The authors compared death records and temperature data in Canada, Estonia, Germany, Latvia, Finland, Russia, Sweden, Italy, Japan and the northern United States. They analyzed about 4,000 total records over a span of 26 years, though the time period varied depending on the available data in each country.
The researchers found that more cold-weather drownings occur in spring, when daily low temperatures increase too much to support stable ice structures. At the same time, those warmer temperatures make it more enjoyable to spend time outdoors, meaning more people are spending time on ice.
Northern Canada and Alaska have higher rates of drowning, even in very cold temperatures. Dr. Sharma says that is probably because people there simply spend more time on the ice. Indigenous communities close to the Arctic rely on waterways for food and transportation, which means more time on the ice in winter and an increased risk of drowning.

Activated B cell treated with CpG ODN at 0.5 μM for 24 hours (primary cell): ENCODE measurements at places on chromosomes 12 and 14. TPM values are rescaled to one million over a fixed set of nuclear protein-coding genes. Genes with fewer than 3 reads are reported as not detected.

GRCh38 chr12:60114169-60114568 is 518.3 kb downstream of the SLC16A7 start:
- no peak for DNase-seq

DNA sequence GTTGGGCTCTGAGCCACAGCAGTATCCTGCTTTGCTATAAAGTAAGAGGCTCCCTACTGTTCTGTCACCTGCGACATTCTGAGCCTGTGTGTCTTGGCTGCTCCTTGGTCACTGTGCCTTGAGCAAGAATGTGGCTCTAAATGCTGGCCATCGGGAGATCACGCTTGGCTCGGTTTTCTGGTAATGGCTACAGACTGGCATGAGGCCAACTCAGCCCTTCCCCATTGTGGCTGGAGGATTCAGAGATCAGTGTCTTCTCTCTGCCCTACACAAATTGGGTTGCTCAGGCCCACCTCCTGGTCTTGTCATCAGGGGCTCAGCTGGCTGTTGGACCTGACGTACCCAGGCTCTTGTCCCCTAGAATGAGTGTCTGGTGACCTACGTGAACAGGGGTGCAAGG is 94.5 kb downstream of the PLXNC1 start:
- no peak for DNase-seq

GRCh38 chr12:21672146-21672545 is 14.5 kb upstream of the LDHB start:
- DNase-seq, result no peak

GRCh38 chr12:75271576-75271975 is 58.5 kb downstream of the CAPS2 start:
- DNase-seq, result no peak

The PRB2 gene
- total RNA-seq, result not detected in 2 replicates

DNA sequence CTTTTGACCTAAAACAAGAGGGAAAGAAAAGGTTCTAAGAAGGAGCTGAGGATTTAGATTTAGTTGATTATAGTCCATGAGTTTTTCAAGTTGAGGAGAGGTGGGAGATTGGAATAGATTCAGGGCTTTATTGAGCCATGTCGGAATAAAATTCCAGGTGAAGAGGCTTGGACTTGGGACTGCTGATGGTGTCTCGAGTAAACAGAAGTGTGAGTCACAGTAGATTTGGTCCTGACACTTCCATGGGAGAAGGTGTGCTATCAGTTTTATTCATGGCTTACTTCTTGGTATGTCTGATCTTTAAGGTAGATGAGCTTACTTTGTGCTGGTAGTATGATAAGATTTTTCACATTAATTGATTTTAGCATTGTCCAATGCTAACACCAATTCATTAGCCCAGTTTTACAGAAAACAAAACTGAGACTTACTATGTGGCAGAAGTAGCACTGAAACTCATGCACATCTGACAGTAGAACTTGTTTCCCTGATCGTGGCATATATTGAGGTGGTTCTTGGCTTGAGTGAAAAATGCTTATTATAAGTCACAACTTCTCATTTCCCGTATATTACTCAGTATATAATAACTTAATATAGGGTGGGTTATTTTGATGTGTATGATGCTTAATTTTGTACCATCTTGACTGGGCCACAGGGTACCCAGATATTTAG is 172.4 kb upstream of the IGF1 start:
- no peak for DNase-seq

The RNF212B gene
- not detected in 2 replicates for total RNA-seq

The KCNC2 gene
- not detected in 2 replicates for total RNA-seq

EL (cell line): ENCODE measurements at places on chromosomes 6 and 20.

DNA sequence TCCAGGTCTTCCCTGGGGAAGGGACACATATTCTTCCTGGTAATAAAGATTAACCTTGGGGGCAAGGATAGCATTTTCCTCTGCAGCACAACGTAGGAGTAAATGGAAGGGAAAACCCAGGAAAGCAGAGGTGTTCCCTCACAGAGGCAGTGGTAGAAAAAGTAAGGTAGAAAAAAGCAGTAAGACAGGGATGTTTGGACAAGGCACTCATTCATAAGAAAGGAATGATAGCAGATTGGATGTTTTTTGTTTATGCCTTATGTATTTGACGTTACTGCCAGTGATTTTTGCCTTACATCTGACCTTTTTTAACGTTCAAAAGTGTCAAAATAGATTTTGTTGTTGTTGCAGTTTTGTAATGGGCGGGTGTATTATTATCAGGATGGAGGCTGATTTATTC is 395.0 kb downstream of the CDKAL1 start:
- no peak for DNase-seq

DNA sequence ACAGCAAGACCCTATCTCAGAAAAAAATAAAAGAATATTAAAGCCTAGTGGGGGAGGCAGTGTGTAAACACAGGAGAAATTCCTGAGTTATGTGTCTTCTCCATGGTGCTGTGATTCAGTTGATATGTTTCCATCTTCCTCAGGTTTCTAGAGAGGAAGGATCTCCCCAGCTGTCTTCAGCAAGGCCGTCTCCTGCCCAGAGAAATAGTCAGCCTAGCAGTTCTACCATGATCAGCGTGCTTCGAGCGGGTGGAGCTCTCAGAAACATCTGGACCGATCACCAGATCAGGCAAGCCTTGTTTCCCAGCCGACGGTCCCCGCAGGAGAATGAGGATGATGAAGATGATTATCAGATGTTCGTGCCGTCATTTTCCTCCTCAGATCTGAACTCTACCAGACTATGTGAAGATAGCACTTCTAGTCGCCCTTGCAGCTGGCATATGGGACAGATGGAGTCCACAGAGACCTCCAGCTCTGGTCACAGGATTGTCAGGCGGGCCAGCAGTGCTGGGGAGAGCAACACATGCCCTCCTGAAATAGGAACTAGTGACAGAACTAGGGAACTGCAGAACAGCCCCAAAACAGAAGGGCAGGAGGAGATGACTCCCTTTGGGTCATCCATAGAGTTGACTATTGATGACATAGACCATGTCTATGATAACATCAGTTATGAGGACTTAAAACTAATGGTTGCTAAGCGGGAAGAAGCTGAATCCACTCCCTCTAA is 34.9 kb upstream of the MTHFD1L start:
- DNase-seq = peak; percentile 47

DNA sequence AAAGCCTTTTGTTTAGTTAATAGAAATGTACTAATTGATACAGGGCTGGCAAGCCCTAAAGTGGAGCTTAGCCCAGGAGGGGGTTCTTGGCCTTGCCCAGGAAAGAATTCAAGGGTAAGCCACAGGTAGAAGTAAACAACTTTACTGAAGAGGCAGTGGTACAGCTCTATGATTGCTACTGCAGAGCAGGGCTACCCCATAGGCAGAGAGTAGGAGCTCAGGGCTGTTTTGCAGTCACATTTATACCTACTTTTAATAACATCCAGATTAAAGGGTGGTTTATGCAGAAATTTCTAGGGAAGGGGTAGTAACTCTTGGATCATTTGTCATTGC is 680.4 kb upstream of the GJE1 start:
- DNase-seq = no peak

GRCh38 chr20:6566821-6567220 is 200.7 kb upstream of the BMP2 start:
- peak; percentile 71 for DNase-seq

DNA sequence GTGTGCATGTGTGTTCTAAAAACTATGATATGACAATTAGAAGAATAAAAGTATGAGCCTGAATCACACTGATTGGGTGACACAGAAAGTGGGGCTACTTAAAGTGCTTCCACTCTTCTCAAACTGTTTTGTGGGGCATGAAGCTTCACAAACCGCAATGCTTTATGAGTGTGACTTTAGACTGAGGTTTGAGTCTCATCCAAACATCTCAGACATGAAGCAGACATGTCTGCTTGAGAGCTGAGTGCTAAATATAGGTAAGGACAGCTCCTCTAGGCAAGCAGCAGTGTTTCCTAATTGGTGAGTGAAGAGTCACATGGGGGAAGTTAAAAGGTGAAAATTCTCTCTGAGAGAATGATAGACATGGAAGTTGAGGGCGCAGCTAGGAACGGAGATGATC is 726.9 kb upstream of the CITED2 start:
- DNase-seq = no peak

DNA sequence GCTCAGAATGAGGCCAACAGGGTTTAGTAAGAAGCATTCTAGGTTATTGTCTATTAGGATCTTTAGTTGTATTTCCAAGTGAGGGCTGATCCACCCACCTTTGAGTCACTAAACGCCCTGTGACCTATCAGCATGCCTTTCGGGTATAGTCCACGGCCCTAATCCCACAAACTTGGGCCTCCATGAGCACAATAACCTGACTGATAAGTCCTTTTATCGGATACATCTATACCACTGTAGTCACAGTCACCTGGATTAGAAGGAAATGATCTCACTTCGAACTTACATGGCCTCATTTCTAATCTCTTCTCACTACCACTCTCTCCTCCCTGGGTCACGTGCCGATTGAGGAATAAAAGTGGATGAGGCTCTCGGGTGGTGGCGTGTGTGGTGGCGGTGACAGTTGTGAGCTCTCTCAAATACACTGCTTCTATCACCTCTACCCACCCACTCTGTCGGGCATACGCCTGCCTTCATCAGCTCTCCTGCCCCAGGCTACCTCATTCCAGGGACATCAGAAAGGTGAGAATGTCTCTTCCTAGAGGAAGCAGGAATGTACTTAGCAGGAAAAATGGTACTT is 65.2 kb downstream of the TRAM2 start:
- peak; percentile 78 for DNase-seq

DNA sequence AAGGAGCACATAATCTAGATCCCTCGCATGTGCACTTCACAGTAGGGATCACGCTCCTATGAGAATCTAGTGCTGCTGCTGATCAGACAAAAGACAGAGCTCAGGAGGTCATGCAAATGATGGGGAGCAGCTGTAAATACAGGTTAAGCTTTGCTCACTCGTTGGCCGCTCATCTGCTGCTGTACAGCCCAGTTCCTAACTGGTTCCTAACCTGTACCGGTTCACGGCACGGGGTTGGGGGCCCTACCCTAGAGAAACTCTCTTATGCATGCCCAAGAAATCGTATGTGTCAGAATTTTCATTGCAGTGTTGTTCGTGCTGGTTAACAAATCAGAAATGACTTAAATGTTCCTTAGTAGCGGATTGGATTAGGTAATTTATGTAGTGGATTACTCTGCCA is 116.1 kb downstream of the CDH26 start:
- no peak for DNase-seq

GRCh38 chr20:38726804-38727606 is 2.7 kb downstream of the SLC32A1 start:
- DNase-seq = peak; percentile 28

The coronavirus pandemic could also put more people at risk.
“If this winter is anything like this summer was,” Dr. Sharma said, “a lot of people spent time in cottage country in Ontario because we just can’t go anywhere.”
She said that ice with sitting water, slush or holes in the surface was generally unsafe. “Snow cover is when it gets tricky,” Dr. Sharma said. “People think there’s so much snow on the ice, the ice must be thick,” but snow can also act as insulation, melting the ice more quickly.
“We need to, as individuals, adapt our decision-making,” she added, and focus on how changing winters affect local rivers, lakes and streams. “It may not be as safe now as it was 30 years or 40 years ago.”